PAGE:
Check Your Irrigation for Leaks
As you’re pulling out pesky weeds and adding new plants to your spring line-up, now’s the perfect time to check your irrigation for leaks or faulty sprayers. Better yet, if you’re relying on sprinklers to water your plants, one of the ways to reduce water usage at home
is to consider installing drip irrigation instead. Not only will you avoid the evaporation, pooling, and runoff that you get with sprinklers, but you can improve the efficiency of water delivery.
Let the Weather Decide if You Should Water
While California might get some spring showers, the winter rains are done. Still, you might be overwatering, even if your irrigation is set on a timer or you’re hand-watering only on designated days.
One of the best ways to determine if your garden really needs to be watered is by installing a weather-based irrigation control system. These systems alter your yard’s watering schedule based on changes in temperature and rainfall. They can also help you save about 8,800 gallons a year, according to the EPA
Look at Your Lighting
Days are getting longer and it’s staying lighter later, especially now that we’ve turned our clocks ahead. If you have outdoor lighting set to a timer, adjust it to come on later. For indoor illumination, open the drapes to let in more light rather than relying on overhead lighting.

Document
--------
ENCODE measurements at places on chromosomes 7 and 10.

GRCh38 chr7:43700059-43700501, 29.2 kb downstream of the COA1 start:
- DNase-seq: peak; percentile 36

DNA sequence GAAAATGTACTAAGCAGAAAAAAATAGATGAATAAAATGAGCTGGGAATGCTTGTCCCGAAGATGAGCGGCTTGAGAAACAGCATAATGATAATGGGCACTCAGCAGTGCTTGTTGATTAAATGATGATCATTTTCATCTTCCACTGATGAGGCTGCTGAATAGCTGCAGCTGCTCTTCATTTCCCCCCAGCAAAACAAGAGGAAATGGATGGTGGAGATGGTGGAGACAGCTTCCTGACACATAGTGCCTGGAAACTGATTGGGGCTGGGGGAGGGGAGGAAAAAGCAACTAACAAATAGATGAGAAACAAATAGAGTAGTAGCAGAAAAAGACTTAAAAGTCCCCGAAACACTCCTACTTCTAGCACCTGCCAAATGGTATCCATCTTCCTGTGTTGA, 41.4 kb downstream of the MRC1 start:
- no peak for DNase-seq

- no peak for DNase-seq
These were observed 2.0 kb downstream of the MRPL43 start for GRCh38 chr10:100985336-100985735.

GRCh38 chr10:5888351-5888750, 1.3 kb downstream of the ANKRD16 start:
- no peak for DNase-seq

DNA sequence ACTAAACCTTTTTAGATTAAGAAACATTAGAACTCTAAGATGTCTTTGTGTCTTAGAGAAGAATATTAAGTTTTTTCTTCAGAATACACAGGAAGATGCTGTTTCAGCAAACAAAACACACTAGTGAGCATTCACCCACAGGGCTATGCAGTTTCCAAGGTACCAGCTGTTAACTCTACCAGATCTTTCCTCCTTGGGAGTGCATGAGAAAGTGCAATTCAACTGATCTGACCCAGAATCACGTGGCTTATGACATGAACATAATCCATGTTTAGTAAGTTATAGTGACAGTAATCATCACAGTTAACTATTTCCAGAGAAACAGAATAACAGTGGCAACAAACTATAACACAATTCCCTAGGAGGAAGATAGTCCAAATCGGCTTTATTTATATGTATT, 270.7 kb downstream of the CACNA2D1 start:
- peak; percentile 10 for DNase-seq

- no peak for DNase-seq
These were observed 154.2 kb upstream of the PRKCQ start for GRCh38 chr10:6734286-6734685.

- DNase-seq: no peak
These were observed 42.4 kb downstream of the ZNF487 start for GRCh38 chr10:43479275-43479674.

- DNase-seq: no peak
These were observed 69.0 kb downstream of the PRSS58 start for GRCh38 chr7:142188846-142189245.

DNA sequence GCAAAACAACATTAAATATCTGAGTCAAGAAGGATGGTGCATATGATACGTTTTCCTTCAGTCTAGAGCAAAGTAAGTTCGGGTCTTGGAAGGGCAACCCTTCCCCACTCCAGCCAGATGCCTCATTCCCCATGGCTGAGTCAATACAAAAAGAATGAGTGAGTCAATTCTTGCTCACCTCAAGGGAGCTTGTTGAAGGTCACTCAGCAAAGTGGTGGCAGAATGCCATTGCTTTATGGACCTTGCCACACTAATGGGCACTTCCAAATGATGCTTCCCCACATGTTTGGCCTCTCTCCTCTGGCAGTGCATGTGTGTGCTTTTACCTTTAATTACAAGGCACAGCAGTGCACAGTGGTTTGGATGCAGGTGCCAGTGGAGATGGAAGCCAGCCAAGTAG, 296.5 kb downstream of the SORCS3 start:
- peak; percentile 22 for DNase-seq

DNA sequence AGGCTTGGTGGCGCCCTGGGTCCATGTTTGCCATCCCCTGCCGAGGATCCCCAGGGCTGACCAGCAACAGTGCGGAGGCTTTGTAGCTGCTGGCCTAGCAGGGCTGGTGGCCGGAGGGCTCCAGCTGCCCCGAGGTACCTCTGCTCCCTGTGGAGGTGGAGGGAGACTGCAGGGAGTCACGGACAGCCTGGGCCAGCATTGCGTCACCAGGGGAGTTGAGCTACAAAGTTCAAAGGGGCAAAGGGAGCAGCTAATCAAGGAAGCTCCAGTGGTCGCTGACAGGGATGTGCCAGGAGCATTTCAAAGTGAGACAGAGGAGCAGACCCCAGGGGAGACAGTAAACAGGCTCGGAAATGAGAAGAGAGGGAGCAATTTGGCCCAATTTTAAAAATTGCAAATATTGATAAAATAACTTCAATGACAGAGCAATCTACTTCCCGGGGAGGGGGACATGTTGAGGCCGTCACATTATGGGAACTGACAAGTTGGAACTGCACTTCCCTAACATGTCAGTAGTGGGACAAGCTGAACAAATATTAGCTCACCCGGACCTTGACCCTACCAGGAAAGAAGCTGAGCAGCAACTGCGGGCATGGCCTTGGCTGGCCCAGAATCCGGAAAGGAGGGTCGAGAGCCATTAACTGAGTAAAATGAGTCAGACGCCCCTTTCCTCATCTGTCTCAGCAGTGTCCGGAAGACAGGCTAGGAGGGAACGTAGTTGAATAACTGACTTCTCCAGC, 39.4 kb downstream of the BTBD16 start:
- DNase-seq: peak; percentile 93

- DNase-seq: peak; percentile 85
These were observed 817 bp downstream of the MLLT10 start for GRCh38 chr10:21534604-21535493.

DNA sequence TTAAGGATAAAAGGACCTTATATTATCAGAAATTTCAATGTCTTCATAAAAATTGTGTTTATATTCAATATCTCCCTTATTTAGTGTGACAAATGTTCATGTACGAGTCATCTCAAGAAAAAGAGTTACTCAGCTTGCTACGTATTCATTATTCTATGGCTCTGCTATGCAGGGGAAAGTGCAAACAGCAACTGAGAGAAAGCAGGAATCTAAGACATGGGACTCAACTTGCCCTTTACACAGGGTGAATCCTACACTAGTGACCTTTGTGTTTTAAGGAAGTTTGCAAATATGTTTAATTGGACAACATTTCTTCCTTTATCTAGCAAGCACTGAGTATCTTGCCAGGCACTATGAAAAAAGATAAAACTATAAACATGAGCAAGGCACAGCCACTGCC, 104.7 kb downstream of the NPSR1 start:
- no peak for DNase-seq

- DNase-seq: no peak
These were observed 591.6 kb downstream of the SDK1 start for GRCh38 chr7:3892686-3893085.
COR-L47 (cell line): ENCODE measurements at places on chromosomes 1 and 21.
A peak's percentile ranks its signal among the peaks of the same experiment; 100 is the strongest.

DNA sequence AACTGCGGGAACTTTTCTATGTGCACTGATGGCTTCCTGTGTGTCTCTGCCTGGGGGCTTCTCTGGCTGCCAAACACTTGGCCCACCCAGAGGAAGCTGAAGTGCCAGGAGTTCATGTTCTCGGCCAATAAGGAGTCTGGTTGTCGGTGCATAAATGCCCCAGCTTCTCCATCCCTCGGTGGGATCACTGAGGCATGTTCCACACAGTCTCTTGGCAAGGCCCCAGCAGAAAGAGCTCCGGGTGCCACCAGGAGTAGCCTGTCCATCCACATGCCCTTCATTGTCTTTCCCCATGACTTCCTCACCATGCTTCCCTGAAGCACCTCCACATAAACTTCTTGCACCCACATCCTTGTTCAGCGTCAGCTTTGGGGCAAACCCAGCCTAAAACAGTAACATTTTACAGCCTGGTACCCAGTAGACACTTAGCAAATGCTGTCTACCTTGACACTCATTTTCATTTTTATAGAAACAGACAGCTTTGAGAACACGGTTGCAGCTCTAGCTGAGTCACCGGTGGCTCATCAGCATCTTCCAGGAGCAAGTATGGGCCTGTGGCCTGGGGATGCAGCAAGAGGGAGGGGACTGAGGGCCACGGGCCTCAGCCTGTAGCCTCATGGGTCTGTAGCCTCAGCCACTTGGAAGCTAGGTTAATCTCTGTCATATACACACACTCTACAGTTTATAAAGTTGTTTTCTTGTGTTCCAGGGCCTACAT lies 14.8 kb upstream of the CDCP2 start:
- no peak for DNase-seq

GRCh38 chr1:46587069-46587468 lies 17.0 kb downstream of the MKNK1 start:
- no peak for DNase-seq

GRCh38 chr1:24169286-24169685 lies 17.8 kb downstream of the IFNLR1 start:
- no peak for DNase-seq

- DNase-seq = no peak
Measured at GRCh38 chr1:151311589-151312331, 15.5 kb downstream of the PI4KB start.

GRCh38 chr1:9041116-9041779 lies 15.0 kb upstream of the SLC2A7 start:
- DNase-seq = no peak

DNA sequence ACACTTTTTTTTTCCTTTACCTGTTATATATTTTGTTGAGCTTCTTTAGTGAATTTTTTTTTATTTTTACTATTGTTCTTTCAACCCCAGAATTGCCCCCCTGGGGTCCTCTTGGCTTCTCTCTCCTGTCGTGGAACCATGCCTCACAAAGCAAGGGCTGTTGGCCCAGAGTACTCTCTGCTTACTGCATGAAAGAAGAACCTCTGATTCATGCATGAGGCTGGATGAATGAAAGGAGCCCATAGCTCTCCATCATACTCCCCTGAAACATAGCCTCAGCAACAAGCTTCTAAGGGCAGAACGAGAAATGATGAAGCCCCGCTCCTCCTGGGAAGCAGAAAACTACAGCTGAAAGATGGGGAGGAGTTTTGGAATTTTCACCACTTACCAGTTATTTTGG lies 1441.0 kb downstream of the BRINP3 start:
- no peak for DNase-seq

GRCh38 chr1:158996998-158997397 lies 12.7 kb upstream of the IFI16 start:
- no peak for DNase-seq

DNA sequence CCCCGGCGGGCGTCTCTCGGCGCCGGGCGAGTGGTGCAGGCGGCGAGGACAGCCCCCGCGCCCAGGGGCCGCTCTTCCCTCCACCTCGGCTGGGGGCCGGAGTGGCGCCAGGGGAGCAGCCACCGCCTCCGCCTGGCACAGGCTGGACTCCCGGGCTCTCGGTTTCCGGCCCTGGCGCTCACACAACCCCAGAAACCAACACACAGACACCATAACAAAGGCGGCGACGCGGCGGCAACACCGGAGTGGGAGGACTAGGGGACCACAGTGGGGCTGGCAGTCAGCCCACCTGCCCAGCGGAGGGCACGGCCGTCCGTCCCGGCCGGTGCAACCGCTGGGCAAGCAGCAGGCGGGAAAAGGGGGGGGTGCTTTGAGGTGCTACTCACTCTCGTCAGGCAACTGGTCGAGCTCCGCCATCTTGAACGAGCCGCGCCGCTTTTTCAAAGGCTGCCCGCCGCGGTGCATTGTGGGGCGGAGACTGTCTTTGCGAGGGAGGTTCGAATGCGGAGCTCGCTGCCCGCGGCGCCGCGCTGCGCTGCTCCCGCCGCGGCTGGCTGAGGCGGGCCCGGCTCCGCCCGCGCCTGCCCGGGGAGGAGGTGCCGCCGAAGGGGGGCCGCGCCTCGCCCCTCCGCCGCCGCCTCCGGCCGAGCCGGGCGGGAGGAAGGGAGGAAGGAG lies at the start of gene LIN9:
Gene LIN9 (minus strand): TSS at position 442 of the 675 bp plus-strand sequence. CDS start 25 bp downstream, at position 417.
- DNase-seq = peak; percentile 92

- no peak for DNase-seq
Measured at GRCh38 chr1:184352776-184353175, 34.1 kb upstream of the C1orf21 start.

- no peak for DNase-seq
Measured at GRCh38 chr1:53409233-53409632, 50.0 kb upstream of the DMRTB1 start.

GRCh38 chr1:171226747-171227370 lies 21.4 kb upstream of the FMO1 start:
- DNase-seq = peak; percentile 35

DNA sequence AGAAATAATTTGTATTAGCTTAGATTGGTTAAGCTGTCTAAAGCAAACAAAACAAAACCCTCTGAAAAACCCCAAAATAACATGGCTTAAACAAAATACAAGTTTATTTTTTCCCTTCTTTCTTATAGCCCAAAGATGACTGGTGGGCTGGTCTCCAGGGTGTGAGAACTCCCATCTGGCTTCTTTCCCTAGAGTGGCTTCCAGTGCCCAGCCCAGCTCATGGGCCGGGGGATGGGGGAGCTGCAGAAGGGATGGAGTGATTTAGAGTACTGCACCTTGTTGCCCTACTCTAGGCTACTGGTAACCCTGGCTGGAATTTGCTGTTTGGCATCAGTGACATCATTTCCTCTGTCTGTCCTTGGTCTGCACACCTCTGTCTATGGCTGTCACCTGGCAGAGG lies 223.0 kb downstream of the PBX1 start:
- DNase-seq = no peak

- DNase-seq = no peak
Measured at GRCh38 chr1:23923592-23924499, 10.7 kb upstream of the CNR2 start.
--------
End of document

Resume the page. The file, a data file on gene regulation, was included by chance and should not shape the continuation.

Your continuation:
However, lighting does account for 22 percent of electricity use in the average California home, so there’s a lot more you can do to reduce that average in your own home. Consider installing dimmers to reduce the amount of electricity you use in a room. Put in motion sensors outdoors so that porch light isn’t on all night. You can even purchase occupancy sensors, so when your absent-minded teenagers leave their rooms, the lights go off.
Clean your AC Unit
Unless you live in the desert, it’s probably been ages since you turned on your air conditioning unit. Still, before you do, you might need to clean or replace the air filter, which could be dirty or clogged, just like the air filter in your car. Replacing it can reduce the energy consumed by your AC from 5 to 15 percent, according to the Department of Energy
Other maintenance items include replacing evaporator or condenser coils and condensation drains. Since most of us aren’t AC technicians, it might make sense just to call a professional to do it for you.
Take a Look at Your Thermostat
With spring upon us, nights are less chilly lately, so you can probably turn off your heater altogether. If you have a programmable thermostat, adjust the settings. And if you don’t have one of these awesome gizmos, you’re missing out on two awesome features. First, you can set the time you want the heater or AC to turn on and off automatically. You can also set what temperature will trigger the heater or the AC to go on.
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